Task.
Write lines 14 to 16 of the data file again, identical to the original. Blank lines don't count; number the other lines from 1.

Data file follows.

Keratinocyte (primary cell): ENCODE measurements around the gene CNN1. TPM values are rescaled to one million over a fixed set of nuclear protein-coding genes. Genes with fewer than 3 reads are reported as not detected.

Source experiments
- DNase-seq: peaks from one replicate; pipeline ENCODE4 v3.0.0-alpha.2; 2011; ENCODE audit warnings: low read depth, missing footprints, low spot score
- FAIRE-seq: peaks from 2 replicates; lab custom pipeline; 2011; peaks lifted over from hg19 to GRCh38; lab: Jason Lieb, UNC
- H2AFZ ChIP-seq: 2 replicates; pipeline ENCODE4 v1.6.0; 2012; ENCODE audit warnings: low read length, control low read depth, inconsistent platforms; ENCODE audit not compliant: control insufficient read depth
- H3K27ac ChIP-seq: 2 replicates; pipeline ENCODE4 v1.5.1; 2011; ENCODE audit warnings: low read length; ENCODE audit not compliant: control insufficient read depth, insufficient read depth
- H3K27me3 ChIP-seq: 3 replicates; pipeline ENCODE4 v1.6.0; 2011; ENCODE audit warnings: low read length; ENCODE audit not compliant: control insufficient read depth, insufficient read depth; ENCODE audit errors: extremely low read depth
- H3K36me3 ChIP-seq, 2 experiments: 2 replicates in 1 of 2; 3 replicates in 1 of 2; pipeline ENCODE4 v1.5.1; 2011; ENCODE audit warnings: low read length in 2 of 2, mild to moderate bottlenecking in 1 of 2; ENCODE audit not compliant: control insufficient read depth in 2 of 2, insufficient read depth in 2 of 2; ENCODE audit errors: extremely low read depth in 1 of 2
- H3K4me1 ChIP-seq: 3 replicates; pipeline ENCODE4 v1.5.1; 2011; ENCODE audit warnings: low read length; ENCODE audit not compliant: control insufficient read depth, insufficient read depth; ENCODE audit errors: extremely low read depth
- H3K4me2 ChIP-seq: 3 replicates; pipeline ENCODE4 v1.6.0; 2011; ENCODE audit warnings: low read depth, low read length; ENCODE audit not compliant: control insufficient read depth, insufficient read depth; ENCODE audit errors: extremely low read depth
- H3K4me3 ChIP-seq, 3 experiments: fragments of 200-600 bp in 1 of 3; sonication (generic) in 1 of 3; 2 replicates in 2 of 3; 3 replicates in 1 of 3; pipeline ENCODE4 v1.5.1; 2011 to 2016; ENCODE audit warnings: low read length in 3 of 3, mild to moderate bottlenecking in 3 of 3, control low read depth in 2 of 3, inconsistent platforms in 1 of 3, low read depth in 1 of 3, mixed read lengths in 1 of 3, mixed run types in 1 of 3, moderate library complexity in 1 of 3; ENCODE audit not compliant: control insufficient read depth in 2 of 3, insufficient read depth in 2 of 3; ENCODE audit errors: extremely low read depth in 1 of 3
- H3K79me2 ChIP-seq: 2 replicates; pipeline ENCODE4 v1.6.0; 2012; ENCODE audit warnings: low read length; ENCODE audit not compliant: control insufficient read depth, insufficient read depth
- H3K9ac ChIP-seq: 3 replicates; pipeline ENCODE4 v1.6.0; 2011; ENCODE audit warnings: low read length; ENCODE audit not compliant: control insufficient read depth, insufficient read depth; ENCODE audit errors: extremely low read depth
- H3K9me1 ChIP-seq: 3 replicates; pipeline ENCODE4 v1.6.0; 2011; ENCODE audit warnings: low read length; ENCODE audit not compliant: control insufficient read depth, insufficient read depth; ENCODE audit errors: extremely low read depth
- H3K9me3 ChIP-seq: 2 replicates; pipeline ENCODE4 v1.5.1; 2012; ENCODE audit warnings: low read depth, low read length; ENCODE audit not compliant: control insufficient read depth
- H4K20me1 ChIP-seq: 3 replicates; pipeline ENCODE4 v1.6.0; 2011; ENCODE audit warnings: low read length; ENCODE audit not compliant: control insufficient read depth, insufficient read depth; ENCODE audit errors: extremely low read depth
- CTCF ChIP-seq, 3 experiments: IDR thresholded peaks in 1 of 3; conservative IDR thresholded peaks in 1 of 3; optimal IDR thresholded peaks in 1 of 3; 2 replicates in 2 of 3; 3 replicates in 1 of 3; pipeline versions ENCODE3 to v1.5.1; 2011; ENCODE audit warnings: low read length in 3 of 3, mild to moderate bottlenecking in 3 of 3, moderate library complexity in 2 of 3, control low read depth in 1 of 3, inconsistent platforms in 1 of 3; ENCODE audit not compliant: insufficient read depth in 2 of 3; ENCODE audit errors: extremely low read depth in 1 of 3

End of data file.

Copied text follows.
- H3K9me1 ChIP-seq: 3 replicates; pipeline ENCODE4 v1.6.0; 2011; ENCODE audit warnings: low read length; ENCODE audit not compliant: control insufficient read depth, insufficient read depth; ENCODE audit errors: extremely low read depth
- H3K9me3 ChIP-seq: 2 replicates; pipeline ENCODE4 v1.5.1; 2012; ENCODE audit warnings: low read depth, low read length; ENCODE audit not compliant: control insufficient read depth
- H4K20me1 ChIP-seq: 3 replicates; pipeline ENCODE4 v1.6.0; 2011; ENCODE audit warnings: low read length; ENCODE audit not compliant: control insufficient read depth, insufficient read depth; ENCODE audit errors: extremely low read depth